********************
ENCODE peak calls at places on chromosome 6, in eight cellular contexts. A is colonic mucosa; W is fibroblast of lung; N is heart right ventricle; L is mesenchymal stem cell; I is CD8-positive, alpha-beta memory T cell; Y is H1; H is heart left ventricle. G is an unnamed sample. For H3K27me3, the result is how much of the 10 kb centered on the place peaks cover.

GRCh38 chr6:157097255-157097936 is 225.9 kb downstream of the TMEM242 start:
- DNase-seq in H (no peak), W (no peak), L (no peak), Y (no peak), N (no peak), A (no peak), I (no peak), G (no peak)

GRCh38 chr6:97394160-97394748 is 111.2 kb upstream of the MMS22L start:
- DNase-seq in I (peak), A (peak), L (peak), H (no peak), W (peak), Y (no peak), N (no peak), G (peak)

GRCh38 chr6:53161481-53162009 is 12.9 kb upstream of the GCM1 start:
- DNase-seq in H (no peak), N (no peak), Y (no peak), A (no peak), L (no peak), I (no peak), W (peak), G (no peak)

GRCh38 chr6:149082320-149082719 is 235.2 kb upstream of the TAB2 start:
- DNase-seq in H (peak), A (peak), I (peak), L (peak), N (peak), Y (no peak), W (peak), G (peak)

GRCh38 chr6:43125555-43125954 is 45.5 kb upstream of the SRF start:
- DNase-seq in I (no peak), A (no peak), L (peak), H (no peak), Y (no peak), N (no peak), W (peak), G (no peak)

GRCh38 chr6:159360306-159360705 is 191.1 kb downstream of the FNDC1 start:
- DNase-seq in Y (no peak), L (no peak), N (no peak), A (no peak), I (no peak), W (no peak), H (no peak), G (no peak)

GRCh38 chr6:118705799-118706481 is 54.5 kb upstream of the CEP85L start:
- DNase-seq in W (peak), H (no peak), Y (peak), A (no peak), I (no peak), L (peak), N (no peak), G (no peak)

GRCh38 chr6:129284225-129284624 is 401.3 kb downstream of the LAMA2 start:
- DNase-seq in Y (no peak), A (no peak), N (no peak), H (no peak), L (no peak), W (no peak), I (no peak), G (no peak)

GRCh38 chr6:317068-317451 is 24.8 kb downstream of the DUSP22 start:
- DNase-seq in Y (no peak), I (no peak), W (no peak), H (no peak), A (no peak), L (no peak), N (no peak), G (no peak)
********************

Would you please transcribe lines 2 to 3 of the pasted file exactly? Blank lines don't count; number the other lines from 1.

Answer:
GRCh38 chr6:157097255-157097936 is 225.9 kb downstream of the TMEM242 start:
- DNase-seq in H (no peak), W (no peak), L (no peak), Y (no peak), N (no peak), A (no peak), I (no peak), G (no peak)